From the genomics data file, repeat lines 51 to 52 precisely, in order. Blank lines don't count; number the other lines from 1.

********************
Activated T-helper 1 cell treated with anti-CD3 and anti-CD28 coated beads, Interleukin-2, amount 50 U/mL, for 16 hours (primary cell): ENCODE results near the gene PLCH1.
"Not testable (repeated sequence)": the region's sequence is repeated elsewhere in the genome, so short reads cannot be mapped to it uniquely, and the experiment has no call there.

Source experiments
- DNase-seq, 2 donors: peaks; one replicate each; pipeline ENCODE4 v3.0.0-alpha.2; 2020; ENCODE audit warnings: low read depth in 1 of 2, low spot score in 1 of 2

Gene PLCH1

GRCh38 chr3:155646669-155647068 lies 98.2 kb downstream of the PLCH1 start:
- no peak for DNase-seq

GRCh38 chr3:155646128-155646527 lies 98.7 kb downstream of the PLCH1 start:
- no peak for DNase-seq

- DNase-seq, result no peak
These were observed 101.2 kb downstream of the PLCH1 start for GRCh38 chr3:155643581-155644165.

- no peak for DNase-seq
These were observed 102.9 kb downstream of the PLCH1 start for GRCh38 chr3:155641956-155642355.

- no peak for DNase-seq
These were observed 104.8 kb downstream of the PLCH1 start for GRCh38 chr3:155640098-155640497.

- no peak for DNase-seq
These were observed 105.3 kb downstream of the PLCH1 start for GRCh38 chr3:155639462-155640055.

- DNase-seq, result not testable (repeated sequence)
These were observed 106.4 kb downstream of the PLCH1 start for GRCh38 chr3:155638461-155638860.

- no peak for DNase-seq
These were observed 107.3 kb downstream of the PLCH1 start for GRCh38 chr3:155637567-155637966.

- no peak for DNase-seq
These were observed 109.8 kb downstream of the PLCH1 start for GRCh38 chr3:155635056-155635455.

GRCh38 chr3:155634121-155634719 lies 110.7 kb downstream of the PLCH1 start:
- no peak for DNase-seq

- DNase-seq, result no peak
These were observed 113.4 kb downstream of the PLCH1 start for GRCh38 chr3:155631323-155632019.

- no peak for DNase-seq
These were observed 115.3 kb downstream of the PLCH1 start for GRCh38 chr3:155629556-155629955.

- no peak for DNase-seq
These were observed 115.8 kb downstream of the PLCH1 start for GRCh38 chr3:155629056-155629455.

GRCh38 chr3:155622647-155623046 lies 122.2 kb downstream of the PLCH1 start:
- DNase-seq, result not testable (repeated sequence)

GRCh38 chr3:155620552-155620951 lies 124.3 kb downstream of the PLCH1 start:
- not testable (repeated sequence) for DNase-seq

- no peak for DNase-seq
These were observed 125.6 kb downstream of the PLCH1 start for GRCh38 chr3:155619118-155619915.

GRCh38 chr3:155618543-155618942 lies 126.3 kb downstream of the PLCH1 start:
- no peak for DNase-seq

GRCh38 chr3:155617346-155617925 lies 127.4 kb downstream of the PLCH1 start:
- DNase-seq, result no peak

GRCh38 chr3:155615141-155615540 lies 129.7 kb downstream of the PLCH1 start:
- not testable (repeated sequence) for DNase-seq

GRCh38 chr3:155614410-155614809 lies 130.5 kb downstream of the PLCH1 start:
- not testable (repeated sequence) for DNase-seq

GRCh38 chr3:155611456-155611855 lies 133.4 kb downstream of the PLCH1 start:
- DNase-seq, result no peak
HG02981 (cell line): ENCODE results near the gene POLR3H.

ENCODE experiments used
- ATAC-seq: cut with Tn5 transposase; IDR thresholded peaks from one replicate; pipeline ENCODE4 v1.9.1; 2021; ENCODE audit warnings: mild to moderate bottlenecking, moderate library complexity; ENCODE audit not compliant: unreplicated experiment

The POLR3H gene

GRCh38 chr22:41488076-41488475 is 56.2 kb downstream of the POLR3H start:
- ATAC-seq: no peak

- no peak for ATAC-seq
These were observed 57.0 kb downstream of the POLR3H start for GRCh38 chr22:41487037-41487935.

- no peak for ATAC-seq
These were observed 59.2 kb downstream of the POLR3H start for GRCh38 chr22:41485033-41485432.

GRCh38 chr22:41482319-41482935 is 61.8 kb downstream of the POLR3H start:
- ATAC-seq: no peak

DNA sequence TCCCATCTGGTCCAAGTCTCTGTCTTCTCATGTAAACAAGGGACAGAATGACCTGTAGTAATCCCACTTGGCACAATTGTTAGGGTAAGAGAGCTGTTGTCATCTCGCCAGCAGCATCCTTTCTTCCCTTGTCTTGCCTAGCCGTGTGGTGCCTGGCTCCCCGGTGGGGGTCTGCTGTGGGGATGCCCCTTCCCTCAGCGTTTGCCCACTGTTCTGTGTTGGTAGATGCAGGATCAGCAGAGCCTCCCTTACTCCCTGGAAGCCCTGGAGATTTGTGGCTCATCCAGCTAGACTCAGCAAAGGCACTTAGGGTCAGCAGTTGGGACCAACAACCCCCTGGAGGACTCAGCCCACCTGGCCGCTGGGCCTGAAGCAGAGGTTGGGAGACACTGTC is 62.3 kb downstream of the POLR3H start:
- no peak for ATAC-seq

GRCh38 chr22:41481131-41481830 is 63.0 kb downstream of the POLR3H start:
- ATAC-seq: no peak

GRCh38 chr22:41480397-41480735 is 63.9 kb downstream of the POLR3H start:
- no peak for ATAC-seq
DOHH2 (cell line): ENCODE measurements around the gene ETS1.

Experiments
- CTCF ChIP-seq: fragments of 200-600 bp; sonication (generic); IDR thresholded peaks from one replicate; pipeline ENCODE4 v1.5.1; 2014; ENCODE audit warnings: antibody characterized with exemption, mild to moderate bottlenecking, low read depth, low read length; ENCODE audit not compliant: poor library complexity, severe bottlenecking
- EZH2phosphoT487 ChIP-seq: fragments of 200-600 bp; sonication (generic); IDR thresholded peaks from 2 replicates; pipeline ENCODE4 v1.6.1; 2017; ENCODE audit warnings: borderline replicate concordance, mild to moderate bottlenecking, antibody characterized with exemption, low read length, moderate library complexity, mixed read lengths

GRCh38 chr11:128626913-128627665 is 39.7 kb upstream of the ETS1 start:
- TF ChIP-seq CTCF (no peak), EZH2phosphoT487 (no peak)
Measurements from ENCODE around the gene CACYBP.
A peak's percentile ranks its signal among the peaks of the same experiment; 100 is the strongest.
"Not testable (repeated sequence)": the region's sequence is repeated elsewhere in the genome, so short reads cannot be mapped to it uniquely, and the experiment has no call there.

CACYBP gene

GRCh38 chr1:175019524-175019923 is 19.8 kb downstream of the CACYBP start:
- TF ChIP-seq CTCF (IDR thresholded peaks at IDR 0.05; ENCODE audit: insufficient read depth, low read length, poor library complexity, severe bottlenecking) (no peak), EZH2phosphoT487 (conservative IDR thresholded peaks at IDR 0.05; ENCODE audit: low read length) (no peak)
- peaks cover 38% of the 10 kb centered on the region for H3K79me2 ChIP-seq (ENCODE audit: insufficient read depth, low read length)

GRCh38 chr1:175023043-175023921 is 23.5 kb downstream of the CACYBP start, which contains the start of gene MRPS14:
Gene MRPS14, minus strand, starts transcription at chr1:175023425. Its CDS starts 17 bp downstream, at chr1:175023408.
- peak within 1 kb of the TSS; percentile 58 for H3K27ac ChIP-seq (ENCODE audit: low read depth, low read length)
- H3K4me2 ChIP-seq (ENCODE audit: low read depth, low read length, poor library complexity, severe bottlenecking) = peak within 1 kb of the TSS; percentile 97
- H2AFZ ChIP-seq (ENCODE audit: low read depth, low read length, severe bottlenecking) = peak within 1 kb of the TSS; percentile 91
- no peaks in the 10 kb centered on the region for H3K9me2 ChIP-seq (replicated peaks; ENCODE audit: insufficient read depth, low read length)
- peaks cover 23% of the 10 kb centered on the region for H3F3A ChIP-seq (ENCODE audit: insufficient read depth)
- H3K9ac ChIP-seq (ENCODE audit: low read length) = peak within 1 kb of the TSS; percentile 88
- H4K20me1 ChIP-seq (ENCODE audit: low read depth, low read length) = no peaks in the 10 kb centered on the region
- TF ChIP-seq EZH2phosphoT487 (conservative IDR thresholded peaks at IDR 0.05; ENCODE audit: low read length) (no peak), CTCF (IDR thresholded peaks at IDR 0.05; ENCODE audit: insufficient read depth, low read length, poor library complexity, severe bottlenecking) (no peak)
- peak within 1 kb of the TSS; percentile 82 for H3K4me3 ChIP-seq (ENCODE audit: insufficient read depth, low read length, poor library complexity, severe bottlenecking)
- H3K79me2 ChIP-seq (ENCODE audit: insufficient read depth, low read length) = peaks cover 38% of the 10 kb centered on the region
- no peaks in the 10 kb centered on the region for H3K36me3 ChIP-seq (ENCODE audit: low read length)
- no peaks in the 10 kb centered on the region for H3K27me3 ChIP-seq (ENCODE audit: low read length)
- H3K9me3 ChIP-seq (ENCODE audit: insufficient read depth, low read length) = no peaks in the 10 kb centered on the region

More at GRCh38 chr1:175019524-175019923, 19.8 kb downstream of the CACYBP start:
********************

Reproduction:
The POLR3H gene

GRCh38 chr22:41488076-41488475 is 56.2 kb downstream of the POLR3H start: